Mystery Climate Mechanism May Counteract Global Warming
A new study by two physicists at the University of Rochester suggests there is a mechanism at
work in the Earth’s atmosphere that may blunt the influence of global warming, and that this mechanism is not accounted for in the computer models scientists currently use to predict the future of the world’s temperature. The researchers, David H. Douglass and Robert S. Knox, professors of physics, plotted data from satellite measurements of the Earth’s atmosphere in the months and years following the volcanic eruption of Mount Pinatubo in 1991. The results, published in an upcoming issue of Geophysical Research Letters (and now online), show that global temperatures dropped more and rebounded to normal significantly faster than conventional climate models could have predicted.
“All we did was chart the data,” says Douglass. “We can be confident that our numbers are accurate because we aren’t using computer models and assumptions; we’re using simple observations. Despite whatever models might say, the analysis of the actual data says that the atmosphere rebounded from the Pinatubo volcano much faster than was expected.” In addition, the analysis of Douglass and Knox showed that the amount of the cooling measured could be explained only if there was some mechanism producing a kind of self-correcting feedback. In other words according to Douglass “ This feedback mechanism prevented the Earth from becoming much colder.”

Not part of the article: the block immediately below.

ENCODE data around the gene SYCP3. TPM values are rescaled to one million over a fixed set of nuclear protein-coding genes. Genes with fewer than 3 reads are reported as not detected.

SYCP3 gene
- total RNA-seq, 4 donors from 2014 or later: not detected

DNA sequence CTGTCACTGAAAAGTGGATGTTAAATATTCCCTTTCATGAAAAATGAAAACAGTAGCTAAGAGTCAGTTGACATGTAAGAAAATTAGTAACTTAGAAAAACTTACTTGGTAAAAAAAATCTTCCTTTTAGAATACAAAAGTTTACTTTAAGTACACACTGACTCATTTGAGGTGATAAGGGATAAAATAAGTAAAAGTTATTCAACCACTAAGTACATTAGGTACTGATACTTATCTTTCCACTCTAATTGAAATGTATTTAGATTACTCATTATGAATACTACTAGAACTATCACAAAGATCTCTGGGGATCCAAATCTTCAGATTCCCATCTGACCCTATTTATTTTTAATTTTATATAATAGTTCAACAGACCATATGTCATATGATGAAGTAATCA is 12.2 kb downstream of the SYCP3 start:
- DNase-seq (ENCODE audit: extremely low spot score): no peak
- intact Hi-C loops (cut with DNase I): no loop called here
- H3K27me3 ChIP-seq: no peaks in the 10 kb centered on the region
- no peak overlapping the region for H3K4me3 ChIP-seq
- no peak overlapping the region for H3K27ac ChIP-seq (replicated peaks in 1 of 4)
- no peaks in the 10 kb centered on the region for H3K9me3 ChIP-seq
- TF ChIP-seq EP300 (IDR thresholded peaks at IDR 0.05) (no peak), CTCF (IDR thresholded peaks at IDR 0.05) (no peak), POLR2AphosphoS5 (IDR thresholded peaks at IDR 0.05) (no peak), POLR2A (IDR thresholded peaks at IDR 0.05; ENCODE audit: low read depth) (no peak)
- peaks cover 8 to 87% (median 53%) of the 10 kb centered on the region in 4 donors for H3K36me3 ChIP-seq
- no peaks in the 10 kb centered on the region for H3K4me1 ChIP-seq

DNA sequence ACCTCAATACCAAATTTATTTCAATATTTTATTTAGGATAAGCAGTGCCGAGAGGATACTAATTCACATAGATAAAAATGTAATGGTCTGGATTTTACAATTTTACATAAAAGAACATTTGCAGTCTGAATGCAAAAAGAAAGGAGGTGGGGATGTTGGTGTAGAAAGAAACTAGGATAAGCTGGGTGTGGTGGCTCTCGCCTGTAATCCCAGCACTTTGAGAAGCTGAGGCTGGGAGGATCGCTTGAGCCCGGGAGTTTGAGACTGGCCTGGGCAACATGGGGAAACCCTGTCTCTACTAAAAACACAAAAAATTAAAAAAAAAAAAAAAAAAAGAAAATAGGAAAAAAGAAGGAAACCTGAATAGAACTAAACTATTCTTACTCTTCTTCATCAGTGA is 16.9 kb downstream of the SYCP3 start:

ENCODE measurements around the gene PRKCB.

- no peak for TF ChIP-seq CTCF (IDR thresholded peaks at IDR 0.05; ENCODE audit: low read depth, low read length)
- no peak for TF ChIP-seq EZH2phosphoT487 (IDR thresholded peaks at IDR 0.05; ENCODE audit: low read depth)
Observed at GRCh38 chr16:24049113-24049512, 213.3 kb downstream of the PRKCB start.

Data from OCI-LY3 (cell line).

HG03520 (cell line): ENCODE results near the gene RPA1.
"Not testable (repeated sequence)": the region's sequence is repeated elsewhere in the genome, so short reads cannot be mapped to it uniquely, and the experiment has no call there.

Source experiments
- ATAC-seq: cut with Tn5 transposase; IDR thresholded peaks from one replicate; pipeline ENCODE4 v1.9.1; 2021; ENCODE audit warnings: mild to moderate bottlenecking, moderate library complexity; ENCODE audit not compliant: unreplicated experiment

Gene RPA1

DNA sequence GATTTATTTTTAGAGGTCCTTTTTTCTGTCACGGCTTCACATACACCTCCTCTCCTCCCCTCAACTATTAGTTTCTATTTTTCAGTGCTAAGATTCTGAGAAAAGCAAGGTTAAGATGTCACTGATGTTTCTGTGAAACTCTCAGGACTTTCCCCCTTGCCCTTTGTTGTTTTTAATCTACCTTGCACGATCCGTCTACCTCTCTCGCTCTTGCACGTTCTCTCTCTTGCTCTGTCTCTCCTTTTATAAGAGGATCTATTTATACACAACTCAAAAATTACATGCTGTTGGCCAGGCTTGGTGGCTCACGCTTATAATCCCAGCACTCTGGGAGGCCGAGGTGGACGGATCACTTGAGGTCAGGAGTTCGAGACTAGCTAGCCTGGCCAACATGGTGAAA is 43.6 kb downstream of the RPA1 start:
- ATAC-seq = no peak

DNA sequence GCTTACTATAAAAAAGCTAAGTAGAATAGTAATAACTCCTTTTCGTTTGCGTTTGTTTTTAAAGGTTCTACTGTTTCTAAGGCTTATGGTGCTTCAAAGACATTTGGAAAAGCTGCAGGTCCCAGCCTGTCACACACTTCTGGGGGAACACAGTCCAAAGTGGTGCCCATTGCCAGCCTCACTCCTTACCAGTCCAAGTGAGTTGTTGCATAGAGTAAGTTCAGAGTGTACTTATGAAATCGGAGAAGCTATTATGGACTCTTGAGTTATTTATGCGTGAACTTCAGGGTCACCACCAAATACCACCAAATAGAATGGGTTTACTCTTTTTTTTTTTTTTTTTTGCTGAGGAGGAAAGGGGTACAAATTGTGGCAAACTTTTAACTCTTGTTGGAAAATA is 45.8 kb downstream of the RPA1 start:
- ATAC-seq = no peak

Note from Editor: Numerous scientists have debunked the idea of global warming, contrary to scare tactic articles like one covering James Gustave Speth's urge to spread the word..."Scientists urged to spread word on global warming"
According to one reader, as long as the debate continues to reveal how little we really know about global climate, our public policy and interventions should favor the "no regrets" approach. A "no regrets" policy takes positions which remain beneficial no matter which way the proof finally falls. For example, destroying national weath is not a "no-regrets" policy. Improving the fertility and depth of topsoil normall is. Similarly, a move toward the hydrogen economy as opposed to the carbon economy will normally be a no-regrets policy because of the reduction in particulates, etc. But in the meantime, do not let anyone get away with claiming "scientific consensus" on this matter. It does not exist. There is even less economic consensus.
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